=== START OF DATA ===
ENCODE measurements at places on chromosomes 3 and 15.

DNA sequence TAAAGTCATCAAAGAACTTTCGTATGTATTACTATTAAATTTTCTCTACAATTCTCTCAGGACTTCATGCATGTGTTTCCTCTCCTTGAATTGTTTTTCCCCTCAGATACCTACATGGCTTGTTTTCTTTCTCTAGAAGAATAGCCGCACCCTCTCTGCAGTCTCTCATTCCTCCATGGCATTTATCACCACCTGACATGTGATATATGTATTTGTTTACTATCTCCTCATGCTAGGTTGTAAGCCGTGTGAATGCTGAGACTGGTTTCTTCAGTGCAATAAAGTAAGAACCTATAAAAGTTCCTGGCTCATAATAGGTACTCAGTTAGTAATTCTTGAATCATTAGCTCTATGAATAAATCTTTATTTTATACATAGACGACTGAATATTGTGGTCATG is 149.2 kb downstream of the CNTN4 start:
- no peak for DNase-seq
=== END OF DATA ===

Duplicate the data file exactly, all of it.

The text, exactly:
ENCODE measurements at places on chromosomes 3 and 15.

DNA sequence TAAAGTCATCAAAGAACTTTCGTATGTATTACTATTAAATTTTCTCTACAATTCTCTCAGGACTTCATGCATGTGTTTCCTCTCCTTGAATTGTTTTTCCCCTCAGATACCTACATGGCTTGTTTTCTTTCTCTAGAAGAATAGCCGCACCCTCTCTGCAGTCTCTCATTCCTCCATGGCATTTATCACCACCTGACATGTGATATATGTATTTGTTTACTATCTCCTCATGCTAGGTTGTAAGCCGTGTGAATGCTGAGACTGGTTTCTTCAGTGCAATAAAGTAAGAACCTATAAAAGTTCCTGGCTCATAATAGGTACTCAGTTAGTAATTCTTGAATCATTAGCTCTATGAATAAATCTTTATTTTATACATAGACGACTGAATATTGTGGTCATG is 149.2 kb downstream of the CNTN4 start:
- no peak for DNase-seq